Lack of action on Muslim gangs in prison ‘profound' warns London Bridge hero

Lack of action on Muslim gangs in prison ‘profound' warns London Bridge hero
Gabrielle Wilde

By Gabrielle Wilde

Published: 05/04/2024

- 07:54

Updated: 05/04/2024

- 10:30

He said he believed people were coerced and bullied into converting to Islam

The hero of the London Bridge terror attacks, Steve Gallant, has said he found the lack of action by prison authorities over the growing violence and intimidation by Muslim gangs “profound” and warned it risks spreading out into society.

He said he believed people were coerced and bullied into converting to Islam and the fear of gang violence stopped people from participating in rehabilitation programmes.

Speaking on GB News, Gallant said: “I spent a very long time in prison. But one of the first prisons I went to was HMP Frankland, which was relatively quiet at that time until we had an influx of people being convicted of terrorist related offences.

“At first, some of the prisoners that were there took offence to their presence and they set about attacking them and stuff like that. And then light tit-for-tat skirmishes started off.

“But then more started to influx into the prisons and the number started to grow and they started to retaliate.

“At that time, we saw some pretty grotesque violence; some guys had oil poured over their head and then a retaliatory attack with someone else getting hot oil poured over their head. It was bad stuff and it just exploded into this quite large gang war between two sides.

“My concern is that everyone has a right to convert to anything they want; we have a free society. But from what I saw in the prison system, people weren’t converting because suddenly they became pious.

“I saw people converting because some of them were scared. Some were coerced and some thought, well, this is the most powerful gang and I can get protection. So they joined it, in my opinion, for the wrong reasons. And when I look at those figures now I wonder, to what extent, how many of those people have converted for that reason?

“I've never come across [Sharia courts] because it's a very funny and dynamic place, the prison system, and things are hidden behind closed doors. You can go behind your cell door with a group of people and do what you want.

“It seems there is a lot of timidity going on. In one prison I was in a Cat B called HMP Gartree.

“At the time they allowed a number of Muslim prisoners to start praying in the education block, which is fine, but then it spilled out into the wings.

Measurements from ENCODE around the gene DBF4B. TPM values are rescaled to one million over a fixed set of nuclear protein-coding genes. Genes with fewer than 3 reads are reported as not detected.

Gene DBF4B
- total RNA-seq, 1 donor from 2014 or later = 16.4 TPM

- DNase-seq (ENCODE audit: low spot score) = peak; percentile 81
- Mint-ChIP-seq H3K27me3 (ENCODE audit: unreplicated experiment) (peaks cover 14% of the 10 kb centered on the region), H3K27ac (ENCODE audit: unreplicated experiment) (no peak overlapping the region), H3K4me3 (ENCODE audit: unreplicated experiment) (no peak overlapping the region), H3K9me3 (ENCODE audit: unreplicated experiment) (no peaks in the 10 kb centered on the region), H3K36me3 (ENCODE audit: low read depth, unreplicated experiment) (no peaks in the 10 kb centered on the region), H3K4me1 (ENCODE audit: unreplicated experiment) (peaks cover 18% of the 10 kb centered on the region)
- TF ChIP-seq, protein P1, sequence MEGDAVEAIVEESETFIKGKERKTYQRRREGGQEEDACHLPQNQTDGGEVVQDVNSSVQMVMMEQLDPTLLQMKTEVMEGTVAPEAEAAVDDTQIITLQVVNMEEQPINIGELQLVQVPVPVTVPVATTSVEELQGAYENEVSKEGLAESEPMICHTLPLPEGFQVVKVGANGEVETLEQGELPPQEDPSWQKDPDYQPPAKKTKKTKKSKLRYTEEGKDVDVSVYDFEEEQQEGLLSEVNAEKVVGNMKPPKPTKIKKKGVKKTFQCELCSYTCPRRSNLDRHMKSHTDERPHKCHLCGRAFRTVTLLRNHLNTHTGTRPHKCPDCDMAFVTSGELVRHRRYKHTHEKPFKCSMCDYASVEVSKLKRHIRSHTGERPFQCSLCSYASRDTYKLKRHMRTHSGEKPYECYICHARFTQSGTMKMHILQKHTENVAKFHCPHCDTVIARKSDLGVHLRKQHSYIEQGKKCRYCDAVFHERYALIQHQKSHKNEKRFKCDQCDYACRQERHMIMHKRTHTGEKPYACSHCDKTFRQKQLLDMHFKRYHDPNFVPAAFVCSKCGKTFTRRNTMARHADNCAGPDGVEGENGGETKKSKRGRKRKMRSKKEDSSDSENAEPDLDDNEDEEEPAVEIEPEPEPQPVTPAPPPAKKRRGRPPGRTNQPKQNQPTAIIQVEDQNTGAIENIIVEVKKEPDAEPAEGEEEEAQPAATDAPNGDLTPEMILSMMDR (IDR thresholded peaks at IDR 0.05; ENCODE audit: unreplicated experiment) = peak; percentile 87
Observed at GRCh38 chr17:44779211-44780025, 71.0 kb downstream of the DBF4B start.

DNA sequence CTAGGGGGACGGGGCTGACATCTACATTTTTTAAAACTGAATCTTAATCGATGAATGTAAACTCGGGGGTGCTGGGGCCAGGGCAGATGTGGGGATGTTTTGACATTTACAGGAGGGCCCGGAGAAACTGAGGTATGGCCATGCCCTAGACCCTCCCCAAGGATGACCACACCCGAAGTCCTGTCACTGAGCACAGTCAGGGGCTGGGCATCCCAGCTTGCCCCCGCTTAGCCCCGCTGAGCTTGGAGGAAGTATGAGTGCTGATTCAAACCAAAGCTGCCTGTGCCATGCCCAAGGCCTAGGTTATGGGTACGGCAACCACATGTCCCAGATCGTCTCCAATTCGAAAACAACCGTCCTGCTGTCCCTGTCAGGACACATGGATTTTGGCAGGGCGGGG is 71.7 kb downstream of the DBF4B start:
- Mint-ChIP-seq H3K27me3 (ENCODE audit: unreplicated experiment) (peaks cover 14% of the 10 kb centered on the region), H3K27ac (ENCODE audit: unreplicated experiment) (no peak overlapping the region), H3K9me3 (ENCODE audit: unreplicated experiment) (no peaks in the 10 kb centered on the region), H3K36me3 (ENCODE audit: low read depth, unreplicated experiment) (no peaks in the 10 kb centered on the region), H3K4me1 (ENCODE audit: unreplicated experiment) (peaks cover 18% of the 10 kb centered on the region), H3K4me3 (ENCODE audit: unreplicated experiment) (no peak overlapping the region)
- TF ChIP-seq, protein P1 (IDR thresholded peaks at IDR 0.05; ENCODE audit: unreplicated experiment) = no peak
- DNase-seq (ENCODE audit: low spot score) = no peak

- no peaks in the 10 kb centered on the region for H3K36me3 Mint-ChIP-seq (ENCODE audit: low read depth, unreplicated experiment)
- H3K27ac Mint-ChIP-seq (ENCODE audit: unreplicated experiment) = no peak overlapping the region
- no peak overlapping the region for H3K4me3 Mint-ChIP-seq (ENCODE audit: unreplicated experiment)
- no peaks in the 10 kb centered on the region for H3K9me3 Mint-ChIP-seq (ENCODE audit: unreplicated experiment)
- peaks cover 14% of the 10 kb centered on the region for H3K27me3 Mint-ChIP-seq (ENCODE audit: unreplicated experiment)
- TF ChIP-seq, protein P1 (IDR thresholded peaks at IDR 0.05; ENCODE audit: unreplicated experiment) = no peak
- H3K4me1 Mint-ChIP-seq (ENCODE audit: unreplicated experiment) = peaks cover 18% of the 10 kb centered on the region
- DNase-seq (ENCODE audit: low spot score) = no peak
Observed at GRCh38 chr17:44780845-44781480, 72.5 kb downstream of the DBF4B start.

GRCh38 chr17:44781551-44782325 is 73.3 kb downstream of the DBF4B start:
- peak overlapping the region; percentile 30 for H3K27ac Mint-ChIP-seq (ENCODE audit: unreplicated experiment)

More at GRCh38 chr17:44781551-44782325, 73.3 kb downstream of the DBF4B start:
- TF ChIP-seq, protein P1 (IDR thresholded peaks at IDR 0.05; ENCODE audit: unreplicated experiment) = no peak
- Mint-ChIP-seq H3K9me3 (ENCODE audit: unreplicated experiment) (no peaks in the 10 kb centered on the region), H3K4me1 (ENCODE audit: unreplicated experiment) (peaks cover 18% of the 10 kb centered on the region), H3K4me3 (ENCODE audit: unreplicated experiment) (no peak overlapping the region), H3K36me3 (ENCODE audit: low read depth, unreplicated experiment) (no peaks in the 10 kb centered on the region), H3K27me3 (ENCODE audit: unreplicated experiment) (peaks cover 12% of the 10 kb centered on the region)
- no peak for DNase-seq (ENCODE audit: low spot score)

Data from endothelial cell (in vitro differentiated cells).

“Again, okay, you’re okay to pray, but the problem was that some of these gangs who were praying, five minutes earlier had been attacking people, and it's very intimidating for people on the wings.

“I felt it was done to appease but it wasn't respected at all, they saw the authorities as weak for allowing them to do that. So it wasn't respected.

“I know there's been some efforts to do something about it but when you look at the state of the prison system, when you look at the lack of staff, the lack of retention, the lack of resources and bad morale, and it's getting worse and worse and worse.

“And if it’s getting worse, how are these things which I saw all those years ago being tackled? It doesn't look good.

“One of the things when you've got a gang - it could be any gang - but in this particular instance Islamist who are gaining influence across the prison system, you've got two problems that come from that.

“One is yes, those ideas can be spread to people who might one day get out, and that puts society in danger.

“And the other is when you have gangs holding sway on prison landings, it creates fear, and when people are scared and thinking about their survival, they're not thinking about education and rehabilitation and what they want to do when they get out.

“They’re thinking about that; how to survive from day to day.”

Speaking about the London Bridge terror attacks Gallant said: “It was my first day out of prison, first day in fourteen and half years and funnily enough it was my first act of violence in fourteen and a half years, so I stayed out of trouble all those years. Thankfully, this time, it was for the right reasons.

“It was a terrible event. We lost two amazing people but thankfully, I was there to stop a little bit more from happening and I intervened that day and ended up taking Usman Khan down on London Bridge where he was ultimately shot dead.”


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